Selecting the right dual sport risers can be daunting. RideApart simplifies this decision by breaking down the various needs for different riders.
Getting your high dollar dual sport’s hand controls in just the right spot can be challenging. Since dual sport riding involves riding sitting and standing, getting the handlebar in the optimum place for both types of riding is worthwhile. As long as the stock handlebar comes close to fitting the rider’s ergonomics, and doesn’t need to be swapped out, it may be possible to improve its position with a little bit of work and some inexpensive accessories.
Here’s a definition for the Dual Sport rider to remember: “A compromise is an arrangement that leaves all involved somewhat unsatisfied.” Since it is not convenient to change the bar location on a ride, it is essential to find a workable compromise for street and dirt riding.
Sit on the bike while on center stand or have a friend stabilize it. Close your eyes and lean slightly forward as you would be riding. Then extend your arms slightly down and out, wrists straight, and open your eyes see where your hands are in relationship to the grips. Also ride the bike seated and standing and determine your comfort level.
Adjusting the handlebar
Some dual sports come from the factory with the ability to move the handlebar about in the top triple clamp. Spend a few minutes with your manual and see if your bike allows this. The factory settings may enough.
Cutting down the bar’s width
Many handlebars come very wide from the factory. Here’s an easy to tell if your bars need to be cut down. Open a measuring tape and lay it on ground in front of you. Do ten pushups and measure the distance from pinky to pinky. This is the ideal bar width. Measure your bar and see how far apart the bar width is from your pinky-pinky measurement. Assuming there’s sufficient space to move the hand controls towards, switch gear and mirrors towards the center of the bike, move these components appropriately and take a hacksaw to the bars after removing the grips. Remember measure twice and cut once!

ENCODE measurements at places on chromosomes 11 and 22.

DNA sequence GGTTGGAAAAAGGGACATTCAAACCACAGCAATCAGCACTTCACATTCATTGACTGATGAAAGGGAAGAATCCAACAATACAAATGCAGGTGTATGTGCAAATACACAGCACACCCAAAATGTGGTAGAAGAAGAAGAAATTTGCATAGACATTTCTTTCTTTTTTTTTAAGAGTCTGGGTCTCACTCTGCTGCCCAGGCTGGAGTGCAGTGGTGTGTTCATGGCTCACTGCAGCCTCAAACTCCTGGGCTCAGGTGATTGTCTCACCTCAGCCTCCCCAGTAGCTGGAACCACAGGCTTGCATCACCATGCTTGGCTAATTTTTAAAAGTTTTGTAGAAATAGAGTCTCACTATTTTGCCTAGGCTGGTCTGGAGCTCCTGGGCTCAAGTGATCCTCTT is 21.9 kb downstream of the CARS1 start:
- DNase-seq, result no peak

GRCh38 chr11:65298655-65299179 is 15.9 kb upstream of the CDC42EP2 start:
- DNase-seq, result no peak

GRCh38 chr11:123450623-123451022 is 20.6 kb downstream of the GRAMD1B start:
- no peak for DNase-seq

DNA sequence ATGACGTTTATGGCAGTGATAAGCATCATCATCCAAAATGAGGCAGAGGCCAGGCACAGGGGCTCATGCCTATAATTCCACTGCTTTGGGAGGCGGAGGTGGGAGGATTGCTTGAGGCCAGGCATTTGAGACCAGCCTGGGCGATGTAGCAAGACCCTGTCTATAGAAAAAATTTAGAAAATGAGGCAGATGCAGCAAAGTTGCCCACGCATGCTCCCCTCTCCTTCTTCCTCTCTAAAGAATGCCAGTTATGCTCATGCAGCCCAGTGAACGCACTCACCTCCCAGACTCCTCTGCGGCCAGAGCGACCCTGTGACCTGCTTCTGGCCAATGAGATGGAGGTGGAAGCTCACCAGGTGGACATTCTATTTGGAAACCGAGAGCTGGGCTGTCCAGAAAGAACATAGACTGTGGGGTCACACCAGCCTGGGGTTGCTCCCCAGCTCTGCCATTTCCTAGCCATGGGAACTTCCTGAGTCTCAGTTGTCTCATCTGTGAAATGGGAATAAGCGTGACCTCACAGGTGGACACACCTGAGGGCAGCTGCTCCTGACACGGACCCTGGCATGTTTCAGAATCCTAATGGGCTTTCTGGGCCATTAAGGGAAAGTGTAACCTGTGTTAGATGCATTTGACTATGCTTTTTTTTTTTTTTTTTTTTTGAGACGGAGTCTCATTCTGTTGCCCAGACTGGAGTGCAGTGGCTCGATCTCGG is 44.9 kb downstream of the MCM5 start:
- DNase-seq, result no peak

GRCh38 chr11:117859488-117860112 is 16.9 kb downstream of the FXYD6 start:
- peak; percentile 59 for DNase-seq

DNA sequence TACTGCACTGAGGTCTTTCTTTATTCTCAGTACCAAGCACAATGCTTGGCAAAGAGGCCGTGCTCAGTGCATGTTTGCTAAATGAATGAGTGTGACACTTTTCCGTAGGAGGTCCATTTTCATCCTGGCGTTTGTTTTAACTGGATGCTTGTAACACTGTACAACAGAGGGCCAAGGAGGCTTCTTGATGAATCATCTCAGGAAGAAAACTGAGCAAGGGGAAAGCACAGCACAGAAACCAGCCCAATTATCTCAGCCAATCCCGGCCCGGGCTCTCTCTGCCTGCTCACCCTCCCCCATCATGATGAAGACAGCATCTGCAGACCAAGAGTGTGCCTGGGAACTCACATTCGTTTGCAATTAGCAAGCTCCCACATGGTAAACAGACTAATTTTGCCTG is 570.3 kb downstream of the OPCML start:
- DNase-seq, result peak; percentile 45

Getting the height right
PowerMadd 7/8" Universal Bar Risers offers this universal 1.6” tall riser that should be an easy installation. Keep in mind that the wires and cables leading to the bar may need to be rerouted to reach.
A BikeMaster 1-1/8" kit offers a slightly different approach to moving the handle bar closer to the rider.
Sometimes it is necessary to tilt and raise the bar to find the sweet spot. A set of trick Rox Speed risers shown do this and provide vibration isolation.
Dual sport riding involves the merging of two divergent disciplines. With a little bit of work, it does not have to hurt.